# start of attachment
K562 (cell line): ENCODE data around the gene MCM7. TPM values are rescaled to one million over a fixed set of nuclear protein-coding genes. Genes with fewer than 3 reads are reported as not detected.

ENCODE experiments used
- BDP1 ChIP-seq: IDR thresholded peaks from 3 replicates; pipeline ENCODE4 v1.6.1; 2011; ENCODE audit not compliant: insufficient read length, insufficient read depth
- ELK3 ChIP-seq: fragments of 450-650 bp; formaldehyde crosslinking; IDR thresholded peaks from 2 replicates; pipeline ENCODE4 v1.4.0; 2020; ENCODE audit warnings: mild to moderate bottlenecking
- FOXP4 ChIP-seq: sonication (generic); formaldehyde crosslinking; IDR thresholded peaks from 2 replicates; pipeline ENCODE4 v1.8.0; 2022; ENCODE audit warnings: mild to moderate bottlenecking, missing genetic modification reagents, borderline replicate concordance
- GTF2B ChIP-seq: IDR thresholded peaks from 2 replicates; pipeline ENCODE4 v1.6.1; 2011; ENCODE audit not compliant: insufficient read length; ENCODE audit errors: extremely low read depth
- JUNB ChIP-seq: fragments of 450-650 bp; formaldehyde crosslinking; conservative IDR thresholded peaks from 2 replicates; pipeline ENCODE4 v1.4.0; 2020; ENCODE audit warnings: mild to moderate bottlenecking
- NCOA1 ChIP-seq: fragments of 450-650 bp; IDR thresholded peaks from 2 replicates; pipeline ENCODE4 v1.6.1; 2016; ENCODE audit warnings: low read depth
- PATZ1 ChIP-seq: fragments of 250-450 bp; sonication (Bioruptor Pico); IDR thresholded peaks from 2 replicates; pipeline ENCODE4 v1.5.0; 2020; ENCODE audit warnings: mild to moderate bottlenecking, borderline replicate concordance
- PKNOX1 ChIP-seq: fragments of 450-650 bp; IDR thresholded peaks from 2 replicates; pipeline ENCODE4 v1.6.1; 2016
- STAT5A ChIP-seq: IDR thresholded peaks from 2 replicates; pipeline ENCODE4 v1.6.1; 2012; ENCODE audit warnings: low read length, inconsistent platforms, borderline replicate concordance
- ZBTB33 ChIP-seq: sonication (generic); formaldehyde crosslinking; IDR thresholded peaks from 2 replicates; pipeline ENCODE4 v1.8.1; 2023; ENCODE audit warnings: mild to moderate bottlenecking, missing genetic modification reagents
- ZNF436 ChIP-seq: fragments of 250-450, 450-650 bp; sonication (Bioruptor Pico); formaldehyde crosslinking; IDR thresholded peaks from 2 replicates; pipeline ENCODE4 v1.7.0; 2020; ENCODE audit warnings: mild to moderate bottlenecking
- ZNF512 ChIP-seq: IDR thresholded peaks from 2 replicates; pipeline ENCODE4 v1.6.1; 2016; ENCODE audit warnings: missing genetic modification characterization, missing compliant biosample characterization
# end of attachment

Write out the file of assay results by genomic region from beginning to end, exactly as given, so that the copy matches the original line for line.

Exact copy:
K562 (cell line): ENCODE data around the gene MCM7. TPM values are rescaled to one million over a fixed set of nuclear protein-coding genes. Genes with fewer than 3 reads are reported as not detected.

ENCODE experiments used
- BDP1 ChIP-seq: IDR thresholded peaks from 3 replicates; pipeline ENCODE4 v1.6.1; 2011; ENCODE audit not compliant: insufficient read length, insufficient read depth
- ELK3 ChIP-seq: fragments of 450-650 bp; formaldehyde crosslinking; IDR thresholded peaks from 2 replicates; pipeline ENCODE4 v1.4.0; 2020; ENCODE audit warnings: mild to moderate bottlenecking
- FOXP4 ChIP-seq: sonication (generic); formaldehyde crosslinking; IDR thresholded peaks from 2 replicates; pipeline ENCODE4 v1.8.0; 2022; ENCODE audit warnings: mild to moderate bottlenecking, missing genetic modification reagents, borderline replicate concordance
- GTF2B ChIP-seq: IDR thresholded peaks from 2 replicates; pipeline ENCODE4 v1.6.1; 2011; ENCODE audit not compliant: insufficient read length; ENCODE audit errors: extremely low read depth
- JUNB ChIP-seq: fragments of 450-650 bp; formaldehyde crosslinking; conservative IDR thresholded peaks from 2 replicates; pipeline ENCODE4 v1.4.0; 2020; ENCODE audit warnings: mild to moderate bottlenecking
- NCOA1 ChIP-seq: fragments of 450-650 bp; IDR thresholded peaks from 2 replicates; pipeline ENCODE4 v1.6.1; 2016; ENCODE audit warnings: low read depth
- PATZ1 ChIP-seq: fragments of 250-450 bp; sonication (Bioruptor Pico); IDR thresholded peaks from 2 replicates; pipeline ENCODE4 v1.5.0; 2020; ENCODE audit warnings: mild to moderate bottlenecking, borderline replicate concordance
- PKNOX1 ChIP-seq: fragments of 450-650 bp; IDR thresholded peaks from 2 replicates; pipeline ENCODE4 v1.6.1; 2016
- STAT5A ChIP-seq: IDR thresholded peaks from 2 replicates; pipeline ENCODE4 v1.6.1; 2012; ENCODE audit warnings: low read length, inconsistent platforms, borderline replicate concordance
- ZBTB33 ChIP-seq: sonication (generic); formaldehyde crosslinking; IDR thresholded peaks from 2 replicates; pipeline ENCODE4 v1.8.1; 2023; ENCODE audit warnings: mild to moderate bottlenecking, missing genetic modification reagents
- ZNF436 ChIP-seq: fragments of 250-450, 450-650 bp; sonication (Bioruptor Pico); formaldehyde crosslinking; IDR thresholded peaks from 2 replicates; pipeline ENCODE4 v1.7.0; 2020; ENCODE audit warnings: mild to moderate bottlenecking
- ZNF512 ChIP-seq: IDR thresholded peaks from 2 replicates; pipeline ENCODE4 v1.6.1; 2016; ENCODE audit warnings: missing genetic modification characterization, missing compliant biosample characterization